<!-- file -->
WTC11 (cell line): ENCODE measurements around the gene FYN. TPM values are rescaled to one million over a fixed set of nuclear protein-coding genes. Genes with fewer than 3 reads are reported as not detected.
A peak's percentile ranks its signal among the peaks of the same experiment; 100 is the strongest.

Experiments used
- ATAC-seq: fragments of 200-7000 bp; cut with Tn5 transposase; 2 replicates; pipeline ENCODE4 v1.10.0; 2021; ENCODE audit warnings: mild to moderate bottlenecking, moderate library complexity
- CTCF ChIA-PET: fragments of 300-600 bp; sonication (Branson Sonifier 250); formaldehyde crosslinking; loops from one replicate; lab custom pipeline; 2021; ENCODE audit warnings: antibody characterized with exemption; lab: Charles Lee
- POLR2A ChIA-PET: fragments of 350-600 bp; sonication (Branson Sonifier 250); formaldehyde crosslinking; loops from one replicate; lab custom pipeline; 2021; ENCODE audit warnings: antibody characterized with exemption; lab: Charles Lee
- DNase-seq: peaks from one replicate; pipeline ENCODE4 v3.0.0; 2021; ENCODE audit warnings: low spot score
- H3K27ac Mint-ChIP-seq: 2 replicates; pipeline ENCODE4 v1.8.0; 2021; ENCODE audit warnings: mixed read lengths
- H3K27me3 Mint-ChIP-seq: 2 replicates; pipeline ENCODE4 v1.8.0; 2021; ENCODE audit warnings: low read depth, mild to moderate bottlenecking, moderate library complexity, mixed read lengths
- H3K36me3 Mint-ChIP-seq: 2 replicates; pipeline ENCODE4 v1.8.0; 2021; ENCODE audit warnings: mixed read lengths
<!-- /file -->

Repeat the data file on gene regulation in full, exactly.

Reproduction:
WTC11 (cell line): ENCODE measurements around the gene FYN. TPM values are rescaled to one million over a fixed set of nuclear protein-coding genes. Genes with fewer than 3 reads are reported as not detected.
A peak's percentile ranks its signal among the peaks of the same experiment; 100 is the strongest.

Experiments used
- ATAC-seq: fragments of 200-7000 bp; cut with Tn5 transposase; 2 replicates; pipeline ENCODE4 v1.10.0; 2021; ENCODE audit warnings: mild to moderate bottlenecking, moderate library complexity
- CTCF ChIA-PET: fragments of 300-600 bp; sonication (Branson Sonifier 250); formaldehyde crosslinking; loops from one replicate; lab custom pipeline; 2021; ENCODE audit warnings: antibody characterized with exemption; lab: Charles Lee
- POLR2A ChIA-PET: fragments of 350-600 bp; sonication (Branson Sonifier 250); formaldehyde crosslinking; loops from one replicate; lab custom pipeline; 2021; ENCODE audit warnings: antibody characterized with exemption; lab: Charles Lee
- DNase-seq: peaks from one replicate; pipeline ENCODE4 v3.0.0; 2021; ENCODE audit warnings: low spot score
- H3K27ac Mint-ChIP-seq: 2 replicates; pipeline ENCODE4 v1.8.0; 2021; ENCODE audit warnings: mixed read lengths
- H3K27me3 Mint-ChIP-seq: 2 replicates; pipeline ENCODE4 v1.8.0; 2021; ENCODE audit warnings: low read depth, mild to moderate bottlenecking, moderate library complexity, mixed read lengths
- H3K36me3 Mint-ChIP-seq: 2 replicates; pipeline ENCODE4 v1.8.0; 2021; ENCODE audit warnings: mixed read lengths